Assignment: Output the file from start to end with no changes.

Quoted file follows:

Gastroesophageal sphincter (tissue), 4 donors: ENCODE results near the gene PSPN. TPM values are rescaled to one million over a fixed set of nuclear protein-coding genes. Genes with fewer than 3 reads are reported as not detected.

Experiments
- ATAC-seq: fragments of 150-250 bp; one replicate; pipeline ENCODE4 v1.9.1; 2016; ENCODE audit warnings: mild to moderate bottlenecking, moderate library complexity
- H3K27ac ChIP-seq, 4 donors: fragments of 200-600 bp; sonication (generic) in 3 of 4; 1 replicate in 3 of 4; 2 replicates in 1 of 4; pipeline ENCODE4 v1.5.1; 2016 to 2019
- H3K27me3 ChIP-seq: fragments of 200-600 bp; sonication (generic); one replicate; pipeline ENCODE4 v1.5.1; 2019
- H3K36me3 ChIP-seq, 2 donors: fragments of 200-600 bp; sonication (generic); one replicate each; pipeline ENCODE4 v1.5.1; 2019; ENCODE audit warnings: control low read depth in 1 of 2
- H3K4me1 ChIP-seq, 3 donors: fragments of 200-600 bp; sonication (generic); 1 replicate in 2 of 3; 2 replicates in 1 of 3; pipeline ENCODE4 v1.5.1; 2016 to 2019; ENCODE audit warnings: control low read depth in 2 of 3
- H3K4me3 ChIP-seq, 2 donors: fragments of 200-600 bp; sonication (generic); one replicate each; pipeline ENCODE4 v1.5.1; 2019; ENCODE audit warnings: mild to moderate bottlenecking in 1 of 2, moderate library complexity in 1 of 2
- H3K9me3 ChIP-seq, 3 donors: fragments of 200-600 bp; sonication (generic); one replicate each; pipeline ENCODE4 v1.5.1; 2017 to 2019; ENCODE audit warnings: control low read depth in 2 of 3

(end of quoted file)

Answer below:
Gastroesophageal sphincter (tissue), 4 donors: ENCODE results near the gene PSPN. TPM values are rescaled to one million over a fixed set of nuclear protein-coding genes. Genes with fewer than 3 reads are reported as not detected.

Experiments
- ATAC-seq: fragments of 150-250 bp; one replicate; pipeline ENCODE4 v1.9.1; 2016; ENCODE audit warnings: mild to moderate bottlenecking, moderate library complexity
- H3K27ac ChIP-seq, 4 donors: fragments of 200-600 bp; sonication (generic) in 3 of 4; 1 replicate in 3 of 4; 2 replicates in 1 of 4; pipeline ENCODE4 v1.5.1; 2016 to 2019
- H3K27me3 ChIP-seq: fragments of 200-600 bp; sonication (generic); one replicate; pipeline ENCODE4 v1.5.1; 2019
- H3K36me3 ChIP-seq, 2 donors: fragments of 200-600 bp; sonication (generic); one replicate each; pipeline ENCODE4 v1.5.1; 2019; ENCODE audit warnings: control low read depth in 1 of 2
- H3K4me1 ChIP-seq, 3 donors: fragments of 200-600 bp; sonication (generic); 1 replicate in 2 of 3; 2 replicates in 1 of 3; pipeline ENCODE4 v1.5.1; 2016 to 2019; ENCODE audit warnings: control low read depth in 2 of 3
- H3K4me3 ChIP-seq, 2 donors: fragments of 200-600 bp; sonication (generic); one replicate each; pipeline ENCODE4 v1.5.1; 2019; ENCODE audit warnings: mild to moderate bottlenecking in 1 of 2, moderate library complexity in 1 of 2
- H3K9me3 ChIP-seq, 3 donors: fragments of 200-600 bp; sonication (generic); one replicate each; pipeline ENCODE4 v1.5.1; 2017 to 2019; ENCODE audit warnings: control low read depth in 2 of 3